Their history after Europeans came to Wisconsin is a tale unfortunately similar to other tribal histories with much loss due to wars and disease, but with some unexpected information such as they fought against the Americans in the Colonial War and the War of 1812.  In the 1870's "many had bought land so they could become citizens and stay in Wisconsin, but the army rounded up almost 900 Ho-chunk, both landed and landless. Still, about 250 managed to evade the army, and most of those the army removed to Nebraska simply came back to Wisconsin within a year."  The story is similar to a book I am almost done reading called Thirteen Moons (which is a historical novel about an orphan boy who finds his home in the Cherokee Nation just before their removal)

In 1934 the government passed the Indian Reorganization Act which allowed tribes such as the Wisconsin Ho-chunk to gain federal recognition and tribal sovereignty. Twelve years later the government passed the Indian Claims Commission Act, which sought to compensate Indian tribes for claims they had against the United States government. If the name Ho-Chunk sounds familiar that is because the Nation owns and operates several casinos (Ho-Chunk Gaming) in Black River Falls, Baraboo, Madison, Nekoosa, Tomah, and Wittenberg.

linking up to Monday Mural at its new home

Saturday, February 10, 2018

All Tuckered Out

Everyone with a cat has played this game, right?

It's coming to get you...

I am fierce, I am ferocious, I will eat you up...

Attack!  Grrrr!

And guess who fell asleep on the floor after this bit of play?

Wayne admits it himself, he either needs to get back to work or retire for real and hit the road.  When you're snowed in and playing with the cats wears you out it's time for a change!  He's been "on hold" with work since his minor back surgery last summer, they haven't decided what to do with him since he has been told his prior job was too physically demanding for his back now.  Until they decide what to do with him he is not allowed to travel or he forfeits his disability pay, so he is spending his days ice fishing and on kitty patrol.  When the snow melts they better get to deciding because you know us, we got places to go!

Friday, February 9, 2018

10 Degrees at Timms Hill

Don't believe me when I say I went hiking when it was only 10F the day before yesterday?  I don't blame you, so here's a little proof of the kind of weather I've been dealing with as I go on my sales calls.

Right? Ridiculous!  Anyone in Tacoma or Gatlinburg or Saint George who is complaining this winter should be ashamed of themselves.  I make a vow right now that if I ever get to winter in one of those places that I will be grateful for whatever the weather gods throw at me.  Yesterday morning when I woke up in the town of Phillips it was -18F.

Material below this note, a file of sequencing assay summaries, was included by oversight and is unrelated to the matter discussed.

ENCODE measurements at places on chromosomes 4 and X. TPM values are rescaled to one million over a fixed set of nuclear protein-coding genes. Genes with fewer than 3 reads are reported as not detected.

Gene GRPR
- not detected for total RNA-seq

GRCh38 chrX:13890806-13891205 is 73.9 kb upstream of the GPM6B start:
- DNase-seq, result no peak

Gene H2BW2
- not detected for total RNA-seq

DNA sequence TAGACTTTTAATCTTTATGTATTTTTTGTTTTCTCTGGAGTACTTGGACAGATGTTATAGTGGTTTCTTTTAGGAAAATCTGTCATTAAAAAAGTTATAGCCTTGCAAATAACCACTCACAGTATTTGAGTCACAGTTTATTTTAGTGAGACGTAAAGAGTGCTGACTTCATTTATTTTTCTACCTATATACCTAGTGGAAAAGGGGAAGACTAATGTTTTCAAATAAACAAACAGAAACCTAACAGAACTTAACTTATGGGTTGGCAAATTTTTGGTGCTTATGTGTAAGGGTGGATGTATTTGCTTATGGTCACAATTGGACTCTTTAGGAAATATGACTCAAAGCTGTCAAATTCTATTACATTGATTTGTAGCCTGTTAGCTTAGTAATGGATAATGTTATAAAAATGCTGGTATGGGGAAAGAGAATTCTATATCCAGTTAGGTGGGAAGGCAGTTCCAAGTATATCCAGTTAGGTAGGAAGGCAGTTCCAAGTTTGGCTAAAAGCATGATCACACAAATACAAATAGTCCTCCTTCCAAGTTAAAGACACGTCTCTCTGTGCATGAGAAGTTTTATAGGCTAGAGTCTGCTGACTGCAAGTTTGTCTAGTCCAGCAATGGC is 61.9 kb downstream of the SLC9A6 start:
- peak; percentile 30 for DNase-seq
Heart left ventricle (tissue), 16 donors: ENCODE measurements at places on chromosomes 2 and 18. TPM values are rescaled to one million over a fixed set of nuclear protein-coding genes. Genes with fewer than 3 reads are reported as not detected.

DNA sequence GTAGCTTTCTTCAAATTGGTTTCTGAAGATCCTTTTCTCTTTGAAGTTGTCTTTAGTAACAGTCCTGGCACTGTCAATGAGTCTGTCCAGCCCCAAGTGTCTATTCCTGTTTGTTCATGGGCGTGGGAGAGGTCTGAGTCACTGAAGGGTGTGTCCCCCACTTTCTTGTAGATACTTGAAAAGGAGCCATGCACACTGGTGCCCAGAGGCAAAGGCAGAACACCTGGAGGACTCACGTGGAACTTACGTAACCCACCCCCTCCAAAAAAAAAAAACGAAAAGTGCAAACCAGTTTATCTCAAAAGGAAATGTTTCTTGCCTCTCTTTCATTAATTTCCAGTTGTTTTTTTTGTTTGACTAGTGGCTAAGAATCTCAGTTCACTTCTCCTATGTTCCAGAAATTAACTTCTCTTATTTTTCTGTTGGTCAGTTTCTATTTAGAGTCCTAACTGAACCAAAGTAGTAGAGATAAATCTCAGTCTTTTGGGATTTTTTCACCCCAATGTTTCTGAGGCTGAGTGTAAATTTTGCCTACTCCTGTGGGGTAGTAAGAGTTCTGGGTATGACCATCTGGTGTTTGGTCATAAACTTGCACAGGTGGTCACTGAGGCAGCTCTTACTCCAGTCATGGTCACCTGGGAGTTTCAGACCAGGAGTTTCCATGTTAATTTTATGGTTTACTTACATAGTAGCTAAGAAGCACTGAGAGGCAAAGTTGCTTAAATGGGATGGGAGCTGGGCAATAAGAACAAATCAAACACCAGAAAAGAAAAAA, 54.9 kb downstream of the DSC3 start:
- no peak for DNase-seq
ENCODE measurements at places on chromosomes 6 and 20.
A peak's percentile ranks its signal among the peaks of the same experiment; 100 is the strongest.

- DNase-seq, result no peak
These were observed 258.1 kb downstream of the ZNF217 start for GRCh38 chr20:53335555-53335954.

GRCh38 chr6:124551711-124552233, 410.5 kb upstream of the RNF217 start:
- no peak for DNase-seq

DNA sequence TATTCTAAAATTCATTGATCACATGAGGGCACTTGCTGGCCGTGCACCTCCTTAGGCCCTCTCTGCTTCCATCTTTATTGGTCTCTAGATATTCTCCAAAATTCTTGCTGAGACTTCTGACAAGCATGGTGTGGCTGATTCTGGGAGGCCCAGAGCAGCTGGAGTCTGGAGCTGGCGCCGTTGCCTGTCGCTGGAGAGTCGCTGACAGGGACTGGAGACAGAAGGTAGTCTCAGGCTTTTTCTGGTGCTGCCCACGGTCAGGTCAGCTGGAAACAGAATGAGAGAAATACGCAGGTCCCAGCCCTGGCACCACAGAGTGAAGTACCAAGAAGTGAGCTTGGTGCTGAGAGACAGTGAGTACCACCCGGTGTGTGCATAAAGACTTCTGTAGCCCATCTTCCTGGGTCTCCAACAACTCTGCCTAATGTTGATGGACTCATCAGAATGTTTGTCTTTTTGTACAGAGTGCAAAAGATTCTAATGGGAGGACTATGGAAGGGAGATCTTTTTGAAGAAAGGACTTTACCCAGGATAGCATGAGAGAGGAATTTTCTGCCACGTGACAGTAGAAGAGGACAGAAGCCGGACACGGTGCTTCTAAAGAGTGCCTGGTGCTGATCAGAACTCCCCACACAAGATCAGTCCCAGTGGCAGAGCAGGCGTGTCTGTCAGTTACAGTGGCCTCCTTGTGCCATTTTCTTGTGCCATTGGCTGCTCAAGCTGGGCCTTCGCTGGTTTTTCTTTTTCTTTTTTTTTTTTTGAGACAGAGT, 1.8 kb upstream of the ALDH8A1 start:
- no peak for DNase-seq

And that was NOT the wind chill, that was the AIR TEMPERATURE.  I couldn't believe my car started, to be honest.

But the afternoon before that it was a balmy 10F and there was sunshine and no wind so I donned my snowpants and my ski gloves and went for a half hour walk at Timms Hill.  If you notice on the sign above it was only a little over 9 miles to the junction of the Ice Age Trail.  So funny!

Am I smiling?  No one will ever know.

Having to walk uphill kept me warm and I needed the exercise after too many hours to count driving around northern Wisconsin. It was getting later in the day so the light was quite beautiful.  My pictures look like Colorado instead of Wisconsin!  We don't get much sunshine up here in the winter for some reason, so I was grateful for the sun.

Timms Hill is the highest natural elevation point in Wisconsin at an elevation of 1,951.5 feet.  I hear you Westerners laughing out there.  I hope you didn't spit out your coffee or anything when you read that.  We're about hills here, not mountains.  Glacial topography and all that jazz.

It was my first visit to the County Park, and everything was closed including the entrance with who knows how many feet of plowed snow in front of it as well.  So I parked on the side of the road.  Notice all the salt on my car, that is pretty much how it has looked since December began.  It's warmed up enough a few times to wash it but it just looks the same again within 24 hours.  Right now you can't even read my license plate it is whited out with salt so heavily.

The main roads in Wisconsin are plowed and salted, the less important roads "out in the county" get a cursory plowing and they toss some sand at the intersections for traction.  Just a tip I had to share with my sales partner who is originally from Illinois and until she took this job had only ventured a few miles above the state line.  In Illinois it all gets salted for the most part, of course it's all town and mad traffic so there is a trade-off.  I'll take the snow packed county roads I guess.

Near Timms Hill I spotted this montrous deer, I can only imagine the antics folks have gotten up to as they've left the restaurant or bar with a few beers in them.


My sincerest apologies to the photographer who shot the photo above. I found it at this link on Popular Science.  Why am I including it here?  I swear I saw this guy's twin on the side of the road not far from Timm's Hill the next day.  My first wolf sighting and it was Wisconsin, you could have knocked me over with a feather!  I was driving away, it had crossed the road not long before and was looking back over its shoulder as it paused a moment before going into the woods.  It was probably a little older than the young wolf pictured above but definitely a juvenile.  I hope he or she makes it through the winter, they don't tend to live long lives battling the cold and having a hard time to find something to eat.  Not to mention getting picked off by folks with guns.  FYI, a total of 232 wolf packs were estimated last year in Wisconsin for a total of over 900 wolves.  Wow!

Read the article provided by the link, it's a good 'un! I thought it was pretty funny to point out that vultures kill more livestock than wolves, not to mention that respiratory problems and digestive problems kill way more than all predators combined.  I know when we attempted to raise cows (3 calves total) not one of them made it.  The first died before it was even off the bottle, the second died of some mysterious ailment the neighbor farmer said was probably "twisted bowl" and the third was the one we thought would make it was almost ready to take to market when it ate some poisonous weeds.  Stupid creatures!  How our ancestors survived raising cows I have no idea - have a good weekend!

Sunday, February 4, 2018

Nashville Murals

This is a flashback post from my trip in January 2017 with Katrina

Another forgotten post that I blew the dust off and brought out to see the light of day a year late.  When we parked in Nashville last year and walked to see the Capitol we saw a few murals as well.

I can't tell you anything about them, but this one below was definitely my favorite.

Linking up to Monday Mural at its new home this week!